When the background does appear, it's very well done all around. Just think about helping readers through the page a bit more (and avoid cribbing styles so obviously) and you'll be fine.
Not bad, Too Joe Mad and Scott Campbell for me. Don't like the kissy lips either. The eyebrows bug me as well. The pages don't flow well because you are treating this setup as if it just started, what with the first panel establishing shot, yet the actual panel to panel stuff looks like in progress storytelling. An establishing shot doesn't always have to be some buildings seen from afar. They have to relate to the setting of the actual story. Say the story takes place in a shopping mall? Would you draw hi rise buildings as the establishing shot? Think not.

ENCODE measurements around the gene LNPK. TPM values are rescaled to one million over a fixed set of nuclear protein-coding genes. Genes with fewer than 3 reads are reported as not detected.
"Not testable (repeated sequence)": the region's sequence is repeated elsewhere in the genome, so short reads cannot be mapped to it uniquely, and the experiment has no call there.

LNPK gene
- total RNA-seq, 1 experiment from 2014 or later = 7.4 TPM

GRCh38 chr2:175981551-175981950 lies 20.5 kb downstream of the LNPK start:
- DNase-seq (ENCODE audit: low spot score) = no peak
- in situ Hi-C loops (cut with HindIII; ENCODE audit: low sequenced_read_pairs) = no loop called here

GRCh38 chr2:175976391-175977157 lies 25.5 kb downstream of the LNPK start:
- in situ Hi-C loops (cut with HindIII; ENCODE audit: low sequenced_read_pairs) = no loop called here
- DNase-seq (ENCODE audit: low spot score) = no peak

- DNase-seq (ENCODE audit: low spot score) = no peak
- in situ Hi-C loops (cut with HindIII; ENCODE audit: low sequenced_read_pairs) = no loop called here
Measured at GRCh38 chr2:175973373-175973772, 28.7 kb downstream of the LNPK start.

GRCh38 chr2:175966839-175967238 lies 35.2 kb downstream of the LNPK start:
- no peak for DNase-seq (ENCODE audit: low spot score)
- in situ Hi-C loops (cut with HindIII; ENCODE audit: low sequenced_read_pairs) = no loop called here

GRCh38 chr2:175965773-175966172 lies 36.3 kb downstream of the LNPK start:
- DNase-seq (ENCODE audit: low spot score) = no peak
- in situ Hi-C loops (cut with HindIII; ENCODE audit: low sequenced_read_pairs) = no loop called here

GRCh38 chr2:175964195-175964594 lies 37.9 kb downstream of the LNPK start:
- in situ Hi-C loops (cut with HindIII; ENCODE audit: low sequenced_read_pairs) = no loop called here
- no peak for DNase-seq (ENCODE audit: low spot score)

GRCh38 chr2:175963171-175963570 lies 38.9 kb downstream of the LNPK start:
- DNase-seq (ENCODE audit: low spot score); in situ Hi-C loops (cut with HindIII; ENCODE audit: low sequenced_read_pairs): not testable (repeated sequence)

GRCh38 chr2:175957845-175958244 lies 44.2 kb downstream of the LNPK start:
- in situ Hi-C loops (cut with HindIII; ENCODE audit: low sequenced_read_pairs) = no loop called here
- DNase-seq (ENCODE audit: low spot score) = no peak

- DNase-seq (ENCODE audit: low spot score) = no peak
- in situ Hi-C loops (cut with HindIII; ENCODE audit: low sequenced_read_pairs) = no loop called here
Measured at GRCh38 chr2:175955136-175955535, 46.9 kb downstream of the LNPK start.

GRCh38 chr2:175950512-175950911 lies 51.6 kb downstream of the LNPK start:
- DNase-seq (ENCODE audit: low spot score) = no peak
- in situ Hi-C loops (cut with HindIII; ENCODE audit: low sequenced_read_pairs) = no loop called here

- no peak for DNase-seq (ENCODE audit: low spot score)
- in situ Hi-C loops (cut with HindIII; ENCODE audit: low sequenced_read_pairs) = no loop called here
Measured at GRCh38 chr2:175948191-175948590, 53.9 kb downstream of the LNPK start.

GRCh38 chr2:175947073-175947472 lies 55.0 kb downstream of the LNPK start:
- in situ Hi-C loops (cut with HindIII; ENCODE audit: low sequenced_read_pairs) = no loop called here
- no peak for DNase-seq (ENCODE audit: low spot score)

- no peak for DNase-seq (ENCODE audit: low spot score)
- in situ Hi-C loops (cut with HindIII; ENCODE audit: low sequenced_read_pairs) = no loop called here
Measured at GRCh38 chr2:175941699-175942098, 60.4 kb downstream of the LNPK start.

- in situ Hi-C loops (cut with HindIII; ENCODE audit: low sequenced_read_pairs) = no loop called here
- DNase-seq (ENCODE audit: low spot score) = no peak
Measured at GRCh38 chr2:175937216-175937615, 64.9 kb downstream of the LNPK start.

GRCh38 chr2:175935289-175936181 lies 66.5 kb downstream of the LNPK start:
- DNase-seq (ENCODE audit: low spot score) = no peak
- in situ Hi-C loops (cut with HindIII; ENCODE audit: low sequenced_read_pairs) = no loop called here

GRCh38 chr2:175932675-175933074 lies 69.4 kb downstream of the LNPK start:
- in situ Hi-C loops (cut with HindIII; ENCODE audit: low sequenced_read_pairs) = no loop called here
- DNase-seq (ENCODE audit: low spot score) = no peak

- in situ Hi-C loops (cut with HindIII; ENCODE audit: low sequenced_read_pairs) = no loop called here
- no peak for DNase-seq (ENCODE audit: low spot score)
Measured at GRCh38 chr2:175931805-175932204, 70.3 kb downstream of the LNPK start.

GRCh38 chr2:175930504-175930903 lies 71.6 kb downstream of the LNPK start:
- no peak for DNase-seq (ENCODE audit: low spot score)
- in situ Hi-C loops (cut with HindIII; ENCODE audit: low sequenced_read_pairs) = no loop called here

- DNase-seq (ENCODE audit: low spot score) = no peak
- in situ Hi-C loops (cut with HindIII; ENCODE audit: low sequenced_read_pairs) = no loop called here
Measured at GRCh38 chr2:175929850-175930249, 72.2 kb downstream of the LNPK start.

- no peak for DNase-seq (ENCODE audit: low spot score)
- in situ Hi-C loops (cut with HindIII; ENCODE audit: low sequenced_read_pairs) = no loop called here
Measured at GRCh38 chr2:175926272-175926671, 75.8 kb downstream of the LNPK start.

That building in the first panel may or may not be a bank but who could tell unless you show it as a bank. This shot should have been from ground level with the Ghostbuster mobile outside with some cops and a huge crowd. Maybe some media vans as well.
The lineworks good though but your a little lazy in the faces. All the faces in every page looks almost the same except for small changes.
Good job sticking it out with these pages. Not many can finish three pages let alone a whole comics worth.
I noticed this with your X-men pages too--all your expressions look virtually the same: Furrowed brows and frowning mouths. I suggest that you should work on expressions and body language more. All the faces look VERY similar to one another. They're practically "cookie-cutter" faces. Same head shapes, same eyes, same pouty lips, same lantern jaws, cleft chins, etc. Try to distinguish features more. Play up the differences in the faces.